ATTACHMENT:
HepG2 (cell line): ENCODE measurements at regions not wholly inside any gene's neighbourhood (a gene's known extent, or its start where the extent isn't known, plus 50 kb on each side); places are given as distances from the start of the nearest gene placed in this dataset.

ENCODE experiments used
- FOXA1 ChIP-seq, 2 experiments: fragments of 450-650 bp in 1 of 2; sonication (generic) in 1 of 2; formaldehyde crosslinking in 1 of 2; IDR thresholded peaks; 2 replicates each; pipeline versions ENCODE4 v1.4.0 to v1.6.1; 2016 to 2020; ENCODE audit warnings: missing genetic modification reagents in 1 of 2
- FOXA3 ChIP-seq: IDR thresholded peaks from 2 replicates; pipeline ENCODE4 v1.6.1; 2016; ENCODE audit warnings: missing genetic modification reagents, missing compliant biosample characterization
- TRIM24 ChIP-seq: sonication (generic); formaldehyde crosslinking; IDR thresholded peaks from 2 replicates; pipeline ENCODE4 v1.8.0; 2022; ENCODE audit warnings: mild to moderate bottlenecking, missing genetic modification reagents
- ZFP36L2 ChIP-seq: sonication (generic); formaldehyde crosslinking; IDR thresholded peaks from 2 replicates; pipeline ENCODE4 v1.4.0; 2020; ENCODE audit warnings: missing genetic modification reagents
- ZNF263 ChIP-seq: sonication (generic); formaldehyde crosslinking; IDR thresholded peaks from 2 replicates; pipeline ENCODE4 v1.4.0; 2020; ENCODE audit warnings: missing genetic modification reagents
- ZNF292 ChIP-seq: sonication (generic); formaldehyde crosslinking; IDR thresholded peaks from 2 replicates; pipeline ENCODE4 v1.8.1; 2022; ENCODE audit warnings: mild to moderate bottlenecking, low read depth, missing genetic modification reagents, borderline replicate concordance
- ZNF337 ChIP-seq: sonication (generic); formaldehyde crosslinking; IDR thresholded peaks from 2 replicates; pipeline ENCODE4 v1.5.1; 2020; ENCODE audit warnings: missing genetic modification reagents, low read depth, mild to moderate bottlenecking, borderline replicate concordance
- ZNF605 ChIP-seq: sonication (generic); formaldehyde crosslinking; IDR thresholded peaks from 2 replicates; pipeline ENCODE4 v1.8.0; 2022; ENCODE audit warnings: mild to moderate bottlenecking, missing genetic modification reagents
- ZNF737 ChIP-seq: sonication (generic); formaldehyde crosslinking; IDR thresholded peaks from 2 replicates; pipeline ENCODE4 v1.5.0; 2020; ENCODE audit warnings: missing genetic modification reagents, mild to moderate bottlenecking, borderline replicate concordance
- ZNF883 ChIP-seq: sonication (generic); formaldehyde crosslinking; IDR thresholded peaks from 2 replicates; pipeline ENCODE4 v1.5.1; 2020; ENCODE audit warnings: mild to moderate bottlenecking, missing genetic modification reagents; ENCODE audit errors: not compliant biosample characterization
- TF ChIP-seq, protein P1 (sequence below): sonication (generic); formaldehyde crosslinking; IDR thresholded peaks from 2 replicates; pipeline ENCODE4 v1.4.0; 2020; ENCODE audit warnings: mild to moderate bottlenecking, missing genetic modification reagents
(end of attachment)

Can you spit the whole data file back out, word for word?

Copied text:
HepG2 (cell line): ENCODE measurements at regions not wholly inside any gene's neighbourhood (a gene's known extent, or its start where the extent isn't known, plus 50 kb on each side); places are given as distances from the start of the nearest gene placed in this dataset.

ENCODE experiments used
- FOXA1 ChIP-seq, 2 experiments: fragments of 450-650 bp in 1 of 2; sonication (generic) in 1 of 2; formaldehyde crosslinking in 1 of 2; IDR thresholded peaks; 2 replicates each; pipeline versions ENCODE4 v1.4.0 to v1.6.1; 2016 to 2020; ENCODE audit warnings: missing genetic modification reagents in 1 of 2
- FOXA3 ChIP-seq: IDR thresholded peaks from 2 replicates; pipeline ENCODE4 v1.6.1; 2016; ENCODE audit warnings: missing genetic modification reagents, missing compliant biosample characterization
- TRIM24 ChIP-seq: sonication (generic); formaldehyde crosslinking; IDR thresholded peaks from 2 replicates; pipeline ENCODE4 v1.8.0; 2022; ENCODE audit warnings: mild to moderate bottlenecking, missing genetic modification reagents
- ZFP36L2 ChIP-seq: sonication (generic); formaldehyde crosslinking; IDR thresholded peaks from 2 replicates; pipeline ENCODE4 v1.4.0; 2020; ENCODE audit warnings: missing genetic modification reagents
- ZNF263 ChIP-seq: sonication (generic); formaldehyde crosslinking; IDR thresholded peaks from 2 replicates; pipeline ENCODE4 v1.4.0; 2020; ENCODE audit warnings: missing genetic modification reagents
- ZNF292 ChIP-seq: sonication (generic); formaldehyde crosslinking; IDR thresholded peaks from 2 replicates; pipeline ENCODE4 v1.8.1; 2022; ENCODE audit warnings: mild to moderate bottlenecking, low read depth, missing genetic modification reagents, borderline replicate concordance
- ZNF337 ChIP-seq: sonication (generic); formaldehyde crosslinking; IDR thresholded peaks from 2 replicates; pipeline ENCODE4 v1.5.1; 2020; ENCODE audit warnings: missing genetic modification reagents, low read depth, mild to moderate bottlenecking, borderline replicate concordance
- ZNF605 ChIP-seq: sonication (generic); formaldehyde crosslinking; IDR thresholded peaks from 2 replicates; pipeline ENCODE4 v1.8.0; 2022; ENCODE audit warnings: mild to moderate bottlenecking, missing genetic modification reagents
- ZNF737 ChIP-seq: sonication (generic); formaldehyde crosslinking; IDR thresholded peaks from 2 replicates; pipeline ENCODE4 v1.5.0; 2020; ENCODE audit warnings: missing genetic modification reagents, mild to moderate bottlenecking, borderline replicate concordance
- ZNF883 ChIP-seq: sonication (generic); formaldehyde crosslinking; IDR thresholded peaks from 2 replicates; pipeline ENCODE4 v1.5.1; 2020; ENCODE audit warnings: mild to moderate bottlenecking, missing genetic modification reagents; ENCODE audit errors: not compliant biosample characterization
- TF ChIP-seq, protein P1 (sequence below): sonication (generic); formaldehyde crosslinking; IDR thresholded peaks from 2 replicates; pipeline ENCODE4 v1.4.0; 2020; ENCODE audit warnings: mild to moderate bottlenecking, missing genetic modification reagents